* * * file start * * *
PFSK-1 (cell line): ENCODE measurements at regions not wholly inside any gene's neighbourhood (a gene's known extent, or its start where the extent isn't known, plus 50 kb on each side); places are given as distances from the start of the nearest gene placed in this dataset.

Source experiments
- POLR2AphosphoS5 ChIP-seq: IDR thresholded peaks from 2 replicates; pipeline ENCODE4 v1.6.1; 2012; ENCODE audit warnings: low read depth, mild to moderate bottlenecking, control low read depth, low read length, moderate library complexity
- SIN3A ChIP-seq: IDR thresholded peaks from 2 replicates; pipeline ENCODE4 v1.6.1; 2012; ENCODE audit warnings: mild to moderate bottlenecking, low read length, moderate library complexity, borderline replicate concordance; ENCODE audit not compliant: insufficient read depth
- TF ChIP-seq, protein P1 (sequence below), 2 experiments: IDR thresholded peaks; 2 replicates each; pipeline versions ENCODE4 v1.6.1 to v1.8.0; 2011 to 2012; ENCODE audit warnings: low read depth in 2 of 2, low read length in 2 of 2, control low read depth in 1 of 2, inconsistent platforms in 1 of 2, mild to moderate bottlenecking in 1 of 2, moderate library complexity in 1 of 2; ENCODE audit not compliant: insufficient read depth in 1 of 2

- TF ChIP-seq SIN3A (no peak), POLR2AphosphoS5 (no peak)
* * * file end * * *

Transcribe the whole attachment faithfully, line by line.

PFSK-1 (cell line): ENCODE measurements at regions not wholly inside any gene's neighbourhood (a gene's known extent, or its start where the extent isn't known, plus 50 kb on each side); places are given as distances from the start of the nearest gene placed in this dataset.

Source experiments
- POLR2AphosphoS5 ChIP-seq: IDR thresholded peaks from 2 replicates; pipeline ENCODE4 v1.6.1; 2012; ENCODE audit warnings: low read depth, mild to moderate bottlenecking, control low read depth, low read length, moderate library complexity
- SIN3A ChIP-seq: IDR thresholded peaks from 2 replicates; pipeline ENCODE4 v1.6.1; 2012; ENCODE audit warnings: mild to moderate bottlenecking, low read length, moderate library complexity, borderline replicate concordance; ENCODE audit not compliant: insufficient read depth
- TF ChIP-seq, protein P1 (sequence below), 2 experiments: IDR thresholded peaks; 2 replicates each; pipeline versions ENCODE4 v1.6.1 to v1.8.0; 2011 to 2012; ENCODE audit warnings: low read depth in 2 of 2, low read length in 2 of 2, control low read depth in 1 of 2, inconsistent platforms in 1 of 2, mild to moderate bottlenecking in 1 of 2, moderate library complexity in 1 of 2; ENCODE audit not compliant: insufficient read depth in 1 of 2

- TF ChIP-seq SIN3A (no peak), POLR2AphosphoS5 (no peak)